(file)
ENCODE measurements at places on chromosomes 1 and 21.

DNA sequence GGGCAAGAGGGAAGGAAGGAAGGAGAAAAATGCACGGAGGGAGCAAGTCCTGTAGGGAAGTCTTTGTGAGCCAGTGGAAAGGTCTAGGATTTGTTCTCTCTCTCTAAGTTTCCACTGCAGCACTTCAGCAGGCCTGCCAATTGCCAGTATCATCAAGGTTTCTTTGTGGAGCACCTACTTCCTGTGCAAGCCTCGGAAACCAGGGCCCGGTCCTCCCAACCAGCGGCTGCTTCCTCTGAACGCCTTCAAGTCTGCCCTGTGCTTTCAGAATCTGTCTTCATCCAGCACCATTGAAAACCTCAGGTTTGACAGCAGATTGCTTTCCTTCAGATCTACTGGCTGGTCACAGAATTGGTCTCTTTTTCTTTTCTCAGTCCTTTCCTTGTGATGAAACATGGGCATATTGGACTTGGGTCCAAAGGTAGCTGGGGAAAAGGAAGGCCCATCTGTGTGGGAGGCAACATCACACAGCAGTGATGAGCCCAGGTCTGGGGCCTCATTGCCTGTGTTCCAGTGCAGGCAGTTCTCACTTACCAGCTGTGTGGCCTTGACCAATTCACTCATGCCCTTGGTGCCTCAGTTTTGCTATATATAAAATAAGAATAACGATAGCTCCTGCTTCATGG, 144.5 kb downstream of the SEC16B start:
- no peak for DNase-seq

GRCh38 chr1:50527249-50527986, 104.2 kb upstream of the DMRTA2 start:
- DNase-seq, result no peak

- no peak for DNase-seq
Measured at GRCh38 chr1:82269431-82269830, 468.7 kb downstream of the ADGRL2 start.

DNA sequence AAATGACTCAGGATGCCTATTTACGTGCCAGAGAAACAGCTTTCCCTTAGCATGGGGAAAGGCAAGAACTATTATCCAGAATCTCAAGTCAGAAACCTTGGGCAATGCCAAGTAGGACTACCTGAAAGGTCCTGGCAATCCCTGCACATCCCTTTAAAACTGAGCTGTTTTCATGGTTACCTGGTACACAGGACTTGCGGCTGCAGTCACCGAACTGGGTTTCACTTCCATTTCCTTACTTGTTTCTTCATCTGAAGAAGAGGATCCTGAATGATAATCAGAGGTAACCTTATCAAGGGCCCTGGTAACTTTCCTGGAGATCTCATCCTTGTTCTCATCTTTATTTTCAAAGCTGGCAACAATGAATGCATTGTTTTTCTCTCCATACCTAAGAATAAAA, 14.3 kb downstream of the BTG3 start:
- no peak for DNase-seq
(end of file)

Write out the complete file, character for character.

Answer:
ENCODE measurements at places on chromosomes 1 and 21.

DNA sequence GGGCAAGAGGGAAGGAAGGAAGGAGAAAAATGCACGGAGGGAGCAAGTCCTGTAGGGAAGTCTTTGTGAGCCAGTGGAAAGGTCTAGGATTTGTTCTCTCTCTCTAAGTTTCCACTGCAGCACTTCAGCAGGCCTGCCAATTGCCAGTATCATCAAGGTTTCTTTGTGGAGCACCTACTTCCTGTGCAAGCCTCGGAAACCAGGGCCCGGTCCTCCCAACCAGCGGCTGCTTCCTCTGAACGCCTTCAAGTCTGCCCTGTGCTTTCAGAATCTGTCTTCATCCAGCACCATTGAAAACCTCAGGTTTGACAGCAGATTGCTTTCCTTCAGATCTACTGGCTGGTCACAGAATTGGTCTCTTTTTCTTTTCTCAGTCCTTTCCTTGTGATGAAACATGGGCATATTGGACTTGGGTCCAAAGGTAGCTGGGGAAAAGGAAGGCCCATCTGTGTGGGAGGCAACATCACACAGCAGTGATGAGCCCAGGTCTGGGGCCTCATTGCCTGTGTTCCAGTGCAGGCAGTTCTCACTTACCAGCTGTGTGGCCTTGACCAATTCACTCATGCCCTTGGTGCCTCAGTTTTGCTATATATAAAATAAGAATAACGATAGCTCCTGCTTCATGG, 144.5 kb downstream of the SEC16B start:
- no peak for DNase-seq

GRCh38 chr1:50527249-50527986, 104.2 kb upstream of the DMRTA2 start:
- DNase-seq, result no peak

- no peak for DNase-seq
Measured at GRCh38 chr1:82269431-82269830, 468.7 kb downstream of the ADGRL2 start.

DNA sequence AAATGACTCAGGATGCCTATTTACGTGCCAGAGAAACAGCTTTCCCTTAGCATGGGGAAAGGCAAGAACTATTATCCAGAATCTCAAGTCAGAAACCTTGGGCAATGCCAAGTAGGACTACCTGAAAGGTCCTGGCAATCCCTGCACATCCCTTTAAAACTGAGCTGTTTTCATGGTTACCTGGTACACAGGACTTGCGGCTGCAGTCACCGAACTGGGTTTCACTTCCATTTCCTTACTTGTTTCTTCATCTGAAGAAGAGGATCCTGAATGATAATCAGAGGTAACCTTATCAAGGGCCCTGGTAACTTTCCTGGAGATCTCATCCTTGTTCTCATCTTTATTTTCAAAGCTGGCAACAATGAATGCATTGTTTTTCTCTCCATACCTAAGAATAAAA, 14.3 kb downstream of the BTG3 start:
- no peak for DNase-seq